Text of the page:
Bush gets silent treatment in Egypt on ’freedom agenda’

Bush gets silent treatment in Egypt on ’freedom agenda’

Promoting what he calls his “freedom agenda” at the end of a six-nation, eight-day tour of the Middle East, President Bush gently prodded Egyptian President Hosni Mubarak on Wednesday to pursue more democratic reforms in his country.

“Egypt can play a role in the freedom and justice movement,” Bush told Mubarak, the two facing one another in the palm-gardened courtyard of a posh Red Sea resort after an earlier private meeting. “You have taken steps … and my hope is that the Egyptian government will build on these important steps.”

The Egyptian leader stood silently, wearing a reserved smile as Bush praised Egypt for according more rights to women than other Arab states on his itinerary. Left unmentioned was that the government of Mubarak, who has ruled for 26 years, has been roundly criticized recently for arresting opposition leaders.

The White House — publicly, at least — said it found Mideast leaders receptive to its promotion of democracy in sessions that Bush held on his trip, from Israel and the West Bank to the Persian Gulf to his final stop in Sharm el-Sheik.

Yet, when pressed about this, the leaders of some U.S.-allied Arab nations along the president”s path have employed the most diplomatic terms possible to change the subject.

The Bush administration said the president tried to press the agenda — articulated during his re-election inaugural address — as a contest between democracy and tyranny — in Saudi Arabia, where women can neither vote nor drive. He discussed it in Kuwait, where he met with women only recently given the right to vote. And he talked about it in Bahrain, where only one woman has been elected to parliament.

“In my country, we speak of these developments as the advance of freedom,” Bush said during what his aides labeled the signature speech of the trip, staged in the economically and socially advanced Persian Gulf port of Abu Dhabi. “Others may call it the advance of justice.”

Arab reaction to agenda
But it is not an agenda that Arab leaders have been eager to address. Appearing at a news conference Tuesday night in Riyadh with Secretary of State Condoleezza Rice, Saudi Minister of Foreign Affairs Prince Saud al-Faisal faced a question about human rights in the oil-producing kingdom.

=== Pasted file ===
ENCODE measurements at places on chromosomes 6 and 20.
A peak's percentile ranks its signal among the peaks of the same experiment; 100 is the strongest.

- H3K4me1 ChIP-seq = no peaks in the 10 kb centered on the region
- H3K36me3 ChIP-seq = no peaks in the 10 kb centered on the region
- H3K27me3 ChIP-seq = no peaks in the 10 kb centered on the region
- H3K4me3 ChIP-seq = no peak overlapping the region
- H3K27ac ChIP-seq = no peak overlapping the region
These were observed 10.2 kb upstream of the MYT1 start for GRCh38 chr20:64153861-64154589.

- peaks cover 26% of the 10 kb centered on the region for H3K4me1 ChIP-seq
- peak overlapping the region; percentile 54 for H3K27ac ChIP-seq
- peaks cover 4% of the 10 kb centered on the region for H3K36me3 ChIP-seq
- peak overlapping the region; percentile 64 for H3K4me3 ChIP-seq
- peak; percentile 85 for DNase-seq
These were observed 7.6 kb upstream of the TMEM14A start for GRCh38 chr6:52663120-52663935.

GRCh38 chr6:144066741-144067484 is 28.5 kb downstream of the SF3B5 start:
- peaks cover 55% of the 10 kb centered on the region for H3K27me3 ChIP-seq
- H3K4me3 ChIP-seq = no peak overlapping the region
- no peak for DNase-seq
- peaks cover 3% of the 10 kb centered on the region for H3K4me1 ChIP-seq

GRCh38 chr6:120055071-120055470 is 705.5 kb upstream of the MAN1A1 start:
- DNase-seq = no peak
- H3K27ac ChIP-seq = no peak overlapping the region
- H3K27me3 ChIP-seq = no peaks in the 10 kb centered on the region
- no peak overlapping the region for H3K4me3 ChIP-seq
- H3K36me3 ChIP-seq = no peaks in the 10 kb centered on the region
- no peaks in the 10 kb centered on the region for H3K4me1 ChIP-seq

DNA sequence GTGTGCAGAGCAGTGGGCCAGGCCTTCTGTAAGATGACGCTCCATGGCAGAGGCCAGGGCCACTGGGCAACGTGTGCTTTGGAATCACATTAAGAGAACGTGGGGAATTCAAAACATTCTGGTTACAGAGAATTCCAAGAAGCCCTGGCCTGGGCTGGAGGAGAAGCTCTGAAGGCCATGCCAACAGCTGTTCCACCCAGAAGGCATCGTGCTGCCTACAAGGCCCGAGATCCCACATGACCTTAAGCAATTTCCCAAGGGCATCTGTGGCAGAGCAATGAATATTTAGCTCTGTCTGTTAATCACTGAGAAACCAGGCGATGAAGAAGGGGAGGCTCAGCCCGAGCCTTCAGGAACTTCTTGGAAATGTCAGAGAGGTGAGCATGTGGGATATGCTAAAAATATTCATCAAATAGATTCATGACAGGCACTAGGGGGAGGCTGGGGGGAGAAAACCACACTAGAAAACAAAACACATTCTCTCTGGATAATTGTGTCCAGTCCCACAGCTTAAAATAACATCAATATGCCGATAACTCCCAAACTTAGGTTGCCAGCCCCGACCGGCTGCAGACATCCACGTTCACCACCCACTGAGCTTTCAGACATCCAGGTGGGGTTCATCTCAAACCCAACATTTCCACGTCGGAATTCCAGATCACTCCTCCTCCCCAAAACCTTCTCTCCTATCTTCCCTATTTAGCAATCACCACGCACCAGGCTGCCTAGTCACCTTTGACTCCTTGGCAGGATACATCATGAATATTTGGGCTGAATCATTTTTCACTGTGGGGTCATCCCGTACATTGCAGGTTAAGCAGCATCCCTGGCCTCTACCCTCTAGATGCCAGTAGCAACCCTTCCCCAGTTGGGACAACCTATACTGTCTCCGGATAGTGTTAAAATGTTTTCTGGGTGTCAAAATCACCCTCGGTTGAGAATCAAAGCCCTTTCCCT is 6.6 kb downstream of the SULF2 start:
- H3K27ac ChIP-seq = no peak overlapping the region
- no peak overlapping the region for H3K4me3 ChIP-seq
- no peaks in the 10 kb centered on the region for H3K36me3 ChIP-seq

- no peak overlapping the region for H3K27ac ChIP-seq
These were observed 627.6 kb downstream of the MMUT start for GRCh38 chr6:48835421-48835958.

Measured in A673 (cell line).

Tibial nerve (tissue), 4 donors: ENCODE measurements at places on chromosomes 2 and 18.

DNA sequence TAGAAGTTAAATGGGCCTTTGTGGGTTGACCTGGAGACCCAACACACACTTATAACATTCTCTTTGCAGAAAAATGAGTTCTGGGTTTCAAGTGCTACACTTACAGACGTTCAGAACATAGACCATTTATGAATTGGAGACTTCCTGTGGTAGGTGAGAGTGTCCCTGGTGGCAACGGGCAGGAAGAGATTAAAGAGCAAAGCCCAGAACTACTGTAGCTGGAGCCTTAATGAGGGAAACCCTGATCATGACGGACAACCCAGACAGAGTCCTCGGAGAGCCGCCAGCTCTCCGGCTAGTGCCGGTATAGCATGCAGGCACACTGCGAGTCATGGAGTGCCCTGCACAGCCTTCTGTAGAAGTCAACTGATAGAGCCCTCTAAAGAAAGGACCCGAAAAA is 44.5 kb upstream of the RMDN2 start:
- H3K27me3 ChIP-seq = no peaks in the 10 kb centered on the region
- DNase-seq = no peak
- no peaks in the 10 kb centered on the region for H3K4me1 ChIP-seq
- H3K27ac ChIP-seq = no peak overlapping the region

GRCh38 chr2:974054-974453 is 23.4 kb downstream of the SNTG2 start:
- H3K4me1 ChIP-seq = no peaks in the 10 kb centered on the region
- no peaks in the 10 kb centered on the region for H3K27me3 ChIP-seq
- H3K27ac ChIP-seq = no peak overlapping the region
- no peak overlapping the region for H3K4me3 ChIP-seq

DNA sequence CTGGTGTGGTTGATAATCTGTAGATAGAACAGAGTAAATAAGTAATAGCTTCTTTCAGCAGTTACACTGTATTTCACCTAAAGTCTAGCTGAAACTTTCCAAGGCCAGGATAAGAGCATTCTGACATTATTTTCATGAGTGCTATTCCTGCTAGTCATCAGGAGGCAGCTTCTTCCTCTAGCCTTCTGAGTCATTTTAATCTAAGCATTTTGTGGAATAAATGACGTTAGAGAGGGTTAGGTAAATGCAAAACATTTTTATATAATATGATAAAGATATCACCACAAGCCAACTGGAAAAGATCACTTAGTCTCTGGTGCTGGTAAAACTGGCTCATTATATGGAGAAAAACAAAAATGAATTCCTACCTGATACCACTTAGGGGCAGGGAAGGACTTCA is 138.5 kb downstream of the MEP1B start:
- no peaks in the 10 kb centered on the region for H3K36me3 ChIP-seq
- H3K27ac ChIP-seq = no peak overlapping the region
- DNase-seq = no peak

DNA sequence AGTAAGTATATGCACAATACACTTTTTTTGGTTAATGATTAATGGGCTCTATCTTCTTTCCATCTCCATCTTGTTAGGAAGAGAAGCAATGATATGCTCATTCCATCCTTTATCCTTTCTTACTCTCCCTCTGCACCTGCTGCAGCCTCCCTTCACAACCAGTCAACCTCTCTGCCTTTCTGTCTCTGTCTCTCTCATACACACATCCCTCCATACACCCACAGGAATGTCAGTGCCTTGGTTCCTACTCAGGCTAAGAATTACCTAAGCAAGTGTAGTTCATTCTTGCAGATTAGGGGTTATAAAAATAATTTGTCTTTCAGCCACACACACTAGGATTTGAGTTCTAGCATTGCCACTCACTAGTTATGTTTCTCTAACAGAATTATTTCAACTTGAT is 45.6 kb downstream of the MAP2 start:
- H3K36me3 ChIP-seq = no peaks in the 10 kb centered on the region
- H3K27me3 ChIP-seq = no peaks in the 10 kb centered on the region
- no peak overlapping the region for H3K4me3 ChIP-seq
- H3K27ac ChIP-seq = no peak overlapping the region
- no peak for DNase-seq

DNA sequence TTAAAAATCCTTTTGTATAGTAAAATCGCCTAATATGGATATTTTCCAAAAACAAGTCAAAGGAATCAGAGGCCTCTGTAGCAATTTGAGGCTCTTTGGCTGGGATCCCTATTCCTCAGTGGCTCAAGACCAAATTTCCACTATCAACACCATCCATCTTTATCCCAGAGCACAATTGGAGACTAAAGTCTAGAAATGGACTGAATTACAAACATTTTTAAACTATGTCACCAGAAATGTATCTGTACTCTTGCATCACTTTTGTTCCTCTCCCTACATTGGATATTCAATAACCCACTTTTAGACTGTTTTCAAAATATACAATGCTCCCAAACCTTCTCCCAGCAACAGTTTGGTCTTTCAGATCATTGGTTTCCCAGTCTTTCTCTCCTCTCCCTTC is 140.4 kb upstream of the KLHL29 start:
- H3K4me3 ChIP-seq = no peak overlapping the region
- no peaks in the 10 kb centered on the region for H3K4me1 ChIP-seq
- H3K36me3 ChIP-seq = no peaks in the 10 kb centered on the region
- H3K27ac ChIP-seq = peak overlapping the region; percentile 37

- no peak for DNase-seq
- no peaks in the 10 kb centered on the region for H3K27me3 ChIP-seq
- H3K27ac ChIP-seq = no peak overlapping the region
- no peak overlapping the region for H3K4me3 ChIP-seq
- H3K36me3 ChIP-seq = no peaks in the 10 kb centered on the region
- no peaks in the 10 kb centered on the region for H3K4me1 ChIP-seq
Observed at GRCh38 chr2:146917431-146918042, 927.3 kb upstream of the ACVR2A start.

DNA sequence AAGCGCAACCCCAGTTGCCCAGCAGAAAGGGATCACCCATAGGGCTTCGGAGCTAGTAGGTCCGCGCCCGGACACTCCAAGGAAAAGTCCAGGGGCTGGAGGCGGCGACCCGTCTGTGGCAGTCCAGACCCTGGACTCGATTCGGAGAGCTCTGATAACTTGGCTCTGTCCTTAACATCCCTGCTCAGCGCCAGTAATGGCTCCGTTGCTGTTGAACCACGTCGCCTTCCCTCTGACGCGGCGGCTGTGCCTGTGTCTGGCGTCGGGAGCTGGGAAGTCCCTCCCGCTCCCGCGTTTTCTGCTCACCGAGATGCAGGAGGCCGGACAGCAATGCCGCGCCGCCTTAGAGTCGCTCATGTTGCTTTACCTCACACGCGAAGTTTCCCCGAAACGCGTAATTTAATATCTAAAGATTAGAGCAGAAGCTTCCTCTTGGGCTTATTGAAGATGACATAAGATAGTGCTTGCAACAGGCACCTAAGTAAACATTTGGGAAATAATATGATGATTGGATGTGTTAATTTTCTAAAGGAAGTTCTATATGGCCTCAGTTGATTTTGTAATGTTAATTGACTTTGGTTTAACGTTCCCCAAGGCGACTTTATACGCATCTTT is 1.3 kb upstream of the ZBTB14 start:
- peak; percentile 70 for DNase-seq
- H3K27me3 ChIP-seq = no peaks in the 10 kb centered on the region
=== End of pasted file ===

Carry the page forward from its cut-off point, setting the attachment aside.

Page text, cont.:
A reporter asked “to what extent that issue came up during the discussions today between the president and the king, and what the United States said about that, and what the king said about that?”

“About what?” al-Faisal asked.

“Human rights,” Rice reminded him.

“Human rights?” al-Faisal repeated.

“As to reforms,” the Saudi prince and minister said, “I think the presence of the president here is not — better than a question about human rights in Saudi Arabia. He has seen the people, he has met with many people. He has been in the Advisory Council, he has met many officials. He has asked many questions. And I hope that he was satisfied with what he saw in the kingdom.”

Rice, in a nation where the female crew of the White House press charter was confined to its hotel for most of the two-day stay, followed up by saying: “This is always an issue on the president”s agenda, and this trip has been no different. … Prince Saud and I have had a discussion of continuing that and deepening that discussion.”

In Sharm el-Sheik, Bush made progress on another part of his agenda when Mubarak lent his voice to leaders supporting the Bush administration”s push for a peace agreement between the Israelis and Palestinians this year.

“We are keen on supporting peace efforts. We are ready, hand-in-hand with the United States of America and the Quartet [of international leaders] and all other regional stakeholders … to put an end to this Israeli-Palestinian conflict,” Mubarak said.

Bush, in turn, reiterated his commitment to push the negotiations, an issue many Arab leaders raised during his trip. “When I say I”m coming back to stay engaged, I mean it,” said Bush, who plans to return for Israel”s 60th anniversary in May.

Mubarak has led this nation of nearly 80 million, the most populous Arab state, since the assassination of President Anwar Sadat in 1981. He has been reconfirmed in four referendums since then.

Opposition parties first were allowed to challenge Mubarak and his National Democratic Party in the 2005 elections. Mubarak was re-elected, by the state”s count, with 88 percent of the vote. The rival Muslim Brotherhood achieved a 20-percent minority to become the largest opposition faction.

Mubarak”s main challenger in the election, Ayman Nour, was arrested after the elections, an action previously criticized by Bush. Egyptian authorities also have imprisoned hundreds of Muslim Brotherhood members in recent months, and last fall an Egyptian court sentenced editors of four newspapers to a year in prison for defaming Mubarak and his ruling party.

Relations have cooled
In the joint appearance, Mubarak spoke of the importance of Egypt”s relationship with the U.S., from which Egypt receives $2 billion a year in aid. But perhaps reflecting cooler relations recently between the two nations, Bush spent only several hours in the Egyptian resort before departing for Washington.

At the news conference, Bush, acknowledging the “advice” Mubarak gave him, commended him for Egypt”s respect for women. “I appreciate the long tradition you”ve had for a free and vibrant society,” Bush said.

The president also underscored a need for respect for “pioneering journalists … bloggers, or judges insisting on independence.”